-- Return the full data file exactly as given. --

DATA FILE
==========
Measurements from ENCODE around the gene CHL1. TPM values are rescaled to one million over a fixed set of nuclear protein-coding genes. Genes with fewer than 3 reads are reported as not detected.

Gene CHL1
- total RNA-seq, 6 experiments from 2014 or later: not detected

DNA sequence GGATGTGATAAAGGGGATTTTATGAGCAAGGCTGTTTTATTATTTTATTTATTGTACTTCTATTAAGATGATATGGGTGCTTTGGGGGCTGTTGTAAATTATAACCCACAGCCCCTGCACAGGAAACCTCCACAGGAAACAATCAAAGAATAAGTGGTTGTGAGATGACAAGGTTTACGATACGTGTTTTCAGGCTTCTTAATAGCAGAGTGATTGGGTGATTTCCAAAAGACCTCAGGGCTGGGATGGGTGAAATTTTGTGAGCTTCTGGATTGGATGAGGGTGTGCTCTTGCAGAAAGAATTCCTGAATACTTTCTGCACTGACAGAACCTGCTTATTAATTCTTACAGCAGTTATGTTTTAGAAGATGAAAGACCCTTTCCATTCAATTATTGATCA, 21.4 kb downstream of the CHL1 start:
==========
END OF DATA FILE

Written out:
Measurements from ENCODE around the gene CHL1. TPM values are rescaled to one million over a fixed set of nuclear protein-coding genes. Genes with fewer than 3 reads are reported as not detected.

Gene CHL1
- total RNA-seq, 6 experiments from 2014 or later: not detected

DNA sequence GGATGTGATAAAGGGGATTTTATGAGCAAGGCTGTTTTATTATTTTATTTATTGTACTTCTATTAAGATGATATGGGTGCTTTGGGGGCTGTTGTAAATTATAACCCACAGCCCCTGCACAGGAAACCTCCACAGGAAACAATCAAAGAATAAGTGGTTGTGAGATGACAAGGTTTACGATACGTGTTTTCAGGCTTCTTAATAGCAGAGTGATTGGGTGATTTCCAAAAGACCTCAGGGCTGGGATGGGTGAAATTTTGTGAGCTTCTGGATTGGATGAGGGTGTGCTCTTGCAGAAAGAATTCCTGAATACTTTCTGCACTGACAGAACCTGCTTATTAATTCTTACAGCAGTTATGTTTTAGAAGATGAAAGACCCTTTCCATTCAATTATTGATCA, 21.4 kb downstream of the CHL1 start: